You’ve invested time and money into launching a competency initiative. Maybe you had employees from across your organization take time out of their day to contribute to the development of the competencies and job profiles. And, if you are lucky, you’ve had leadership engaged throughout the project. Sounds like a success, right?
After the initiative is off the ground and you’ve had some time to use the competencies, it’s time to step back and ask – are they working for us?
To answer that question, there are three key areas to investigate.
The first area you’ll want to dig into is whether or not your competencies are giving you what you need.
Do they differentiate between high and mediocre performers? Are they an effective measurement tool to identify areas for growth and improvement? Are they clearly defined? To answer these questions, you are going to need to examine the structure and make up of your competencies, the support tools that are available to users, and the relevance of the competencies to employee’s jobs.
Next, you will need to look at how effectively you are using the competencies. For example, are your HR folks incorporating the competencies into recruitment or selection processes? Are they leveraging them for training purposes? Are employees using the competencies for career development?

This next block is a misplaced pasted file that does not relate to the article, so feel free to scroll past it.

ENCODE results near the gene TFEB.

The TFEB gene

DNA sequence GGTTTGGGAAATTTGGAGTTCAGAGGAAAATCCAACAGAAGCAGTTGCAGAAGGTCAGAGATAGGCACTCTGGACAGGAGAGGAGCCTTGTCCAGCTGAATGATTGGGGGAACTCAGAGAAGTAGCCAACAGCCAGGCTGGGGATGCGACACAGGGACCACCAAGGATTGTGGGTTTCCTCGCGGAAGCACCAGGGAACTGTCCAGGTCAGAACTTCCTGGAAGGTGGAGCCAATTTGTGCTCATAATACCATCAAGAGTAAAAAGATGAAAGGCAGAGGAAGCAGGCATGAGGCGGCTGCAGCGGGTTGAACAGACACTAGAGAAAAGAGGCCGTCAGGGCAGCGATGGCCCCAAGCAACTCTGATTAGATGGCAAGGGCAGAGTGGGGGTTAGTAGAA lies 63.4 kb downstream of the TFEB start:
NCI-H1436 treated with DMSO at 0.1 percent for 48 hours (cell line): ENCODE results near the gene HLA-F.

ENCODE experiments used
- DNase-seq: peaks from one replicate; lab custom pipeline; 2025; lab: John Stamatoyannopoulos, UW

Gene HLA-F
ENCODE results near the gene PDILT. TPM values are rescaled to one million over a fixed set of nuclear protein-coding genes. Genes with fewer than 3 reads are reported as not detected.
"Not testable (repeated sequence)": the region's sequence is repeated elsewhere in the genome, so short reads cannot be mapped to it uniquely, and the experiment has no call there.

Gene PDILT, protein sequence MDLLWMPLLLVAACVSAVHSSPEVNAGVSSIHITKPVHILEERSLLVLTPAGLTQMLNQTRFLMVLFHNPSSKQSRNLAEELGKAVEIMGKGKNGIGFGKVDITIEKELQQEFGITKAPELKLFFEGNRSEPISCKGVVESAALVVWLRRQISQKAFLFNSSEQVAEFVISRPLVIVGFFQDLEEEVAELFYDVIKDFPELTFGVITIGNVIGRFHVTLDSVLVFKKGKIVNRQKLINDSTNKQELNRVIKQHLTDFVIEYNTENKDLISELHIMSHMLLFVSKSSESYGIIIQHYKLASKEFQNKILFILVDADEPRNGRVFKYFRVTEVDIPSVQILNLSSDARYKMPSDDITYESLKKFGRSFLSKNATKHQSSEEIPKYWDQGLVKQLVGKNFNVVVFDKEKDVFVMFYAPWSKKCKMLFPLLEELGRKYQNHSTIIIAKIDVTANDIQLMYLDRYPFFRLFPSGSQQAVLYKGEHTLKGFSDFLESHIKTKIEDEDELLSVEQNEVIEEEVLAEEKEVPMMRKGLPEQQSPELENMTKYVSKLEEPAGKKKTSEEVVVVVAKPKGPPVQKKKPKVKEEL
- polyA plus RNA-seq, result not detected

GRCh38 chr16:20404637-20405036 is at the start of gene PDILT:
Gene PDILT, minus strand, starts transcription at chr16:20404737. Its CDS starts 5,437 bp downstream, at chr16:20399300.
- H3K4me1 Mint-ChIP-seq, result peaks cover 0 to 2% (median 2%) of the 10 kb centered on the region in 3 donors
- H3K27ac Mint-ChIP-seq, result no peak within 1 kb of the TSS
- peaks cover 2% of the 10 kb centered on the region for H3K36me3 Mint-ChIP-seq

The last element to consider is whether or not your competencies are having an impact. For example, have you seen a change in the skill level of employees? Are employees changing their behaviors to be more effective in key areas like customer service and communication?
Competencies can have a significant impact on retention, productivity ,and performance. Understanding the impact of competencies will help you further refine and solidify your plan for embedding competencies across the organization.
Taking the time to do this analysis will give insight into whether your organization and employees are getting the full benefit out of this powerful tool. Just like any change initiative, you don’t always get it right the first time. Sometimes you need to implement, step back, reflect and adjust to gain success.
About the Author
Jordan is an Industrial-Organizational Psychology Practitioner who specializes in the use of psychometrically robust and job relevant selection and assessment practices. His research focuses on employee well-being, meaningful work, organizational culture, corporate social responsibility and innovative performance management measures.More Content by Jordan Sanders